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Getting a Handle on Neighborhoods

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Curbed University delivers insider tips and non-boring advice on how to buy, sell, or rent a home or apartment. Additional questions welcomed to Curbed Chicago's tipline.

What Neighborhood is Best for Me?
If you already live in Chicago, you've probably developed neighborhood preferences based on school districts, where you work, where your friends live, how close you want to live to the lake, etc. However, if you're new to the city, choosing from Chicago's 77 community areas and more than 200 neighborhoods is a daunting task. The website Movesmart.org is a tool that we've found to be a useful starting point. The site uses a combination of neighborhood amenities including schools, arts, transportation and walkability to help narrow the field and match you with a neighborhood that fills your needs.

And speaking of transportation and walkability, the website WalkScore.com ranks neighborhood walkability on a 0-100 scale based on how many neighborhood amenities, like restaurants, grocery stores and parks, are within walking distance. Walk Score also recently launched a Transit Score search function on the site, which ranks addresses based on how well they are served by public transportation. If you want to get a little more nuanced about transportation and its costs in a particular neighborhood, spend some time playing around with the Center for Neighborhood Technology's Housing + Transportation Affordability Index and the recently-launched site Abogo, which provides an estimate of what it will cost you to get around in a particular neighborhood.

Stretching Neighborhood Boundaries
Of all the dishonest things that agents do, describing a home that's on the wrong side of the tracks as being in a more reputable neighborhood is the easiest and probably the most common. On the North Side, agents will often describe anything from Ravenswood to Edgewater as being in "Andersonville," a smaller, upscale neighborhood with more cachet than many of the surrounding neighborhoods. Other North Side neighborhoods that get similar treatment include Lake View (for homes in Uptown and Buena Park) and Lincoln Square (for homes in Ravenswood or Albany Park). On the South Side, homes are routinely miscategorized and placed in Bronzeville when they are actually in Grand Crossing or Washington Park.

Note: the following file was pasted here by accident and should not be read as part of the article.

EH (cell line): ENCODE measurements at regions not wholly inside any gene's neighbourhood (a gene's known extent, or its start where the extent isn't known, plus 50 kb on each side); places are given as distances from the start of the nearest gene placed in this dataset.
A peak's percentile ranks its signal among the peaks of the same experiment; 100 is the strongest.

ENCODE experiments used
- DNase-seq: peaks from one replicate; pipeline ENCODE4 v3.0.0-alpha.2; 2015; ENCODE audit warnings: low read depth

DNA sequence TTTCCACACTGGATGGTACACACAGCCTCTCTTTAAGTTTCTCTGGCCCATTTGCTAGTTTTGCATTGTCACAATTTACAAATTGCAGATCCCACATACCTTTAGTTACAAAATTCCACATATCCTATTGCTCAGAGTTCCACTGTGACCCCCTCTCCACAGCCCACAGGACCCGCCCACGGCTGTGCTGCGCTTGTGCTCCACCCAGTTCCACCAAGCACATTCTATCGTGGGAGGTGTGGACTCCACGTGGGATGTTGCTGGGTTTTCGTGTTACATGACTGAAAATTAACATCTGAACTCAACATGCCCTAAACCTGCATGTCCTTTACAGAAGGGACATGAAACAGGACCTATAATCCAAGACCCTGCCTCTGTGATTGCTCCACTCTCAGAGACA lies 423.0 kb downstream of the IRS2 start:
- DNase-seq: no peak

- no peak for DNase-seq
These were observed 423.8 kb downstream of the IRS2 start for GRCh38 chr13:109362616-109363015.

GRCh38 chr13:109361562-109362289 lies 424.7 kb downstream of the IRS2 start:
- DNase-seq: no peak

Neighborhoods that Aren't Really Neighborhoods
Instead of simply stretching neighborhood boundaries, more creative agents actually dream up new neighborhoods for their listings. The poster child for such truth-stretching is "West Bucktown," a non-existent neighborhood that real estate agents have been using for much of the past decade. The "West Bucktown" label is generally slapped on the Logan Square / Humboldt Park area west of Western and between North Avenue and Armitage. At this point, the "West Bucktown" moniker has been bandied about so much that it's actually gaining acceptance. Following the trend, parts of Humboldt Park that are adjacent to Wicker Park are sometimes labeled as "West Wicker Park."
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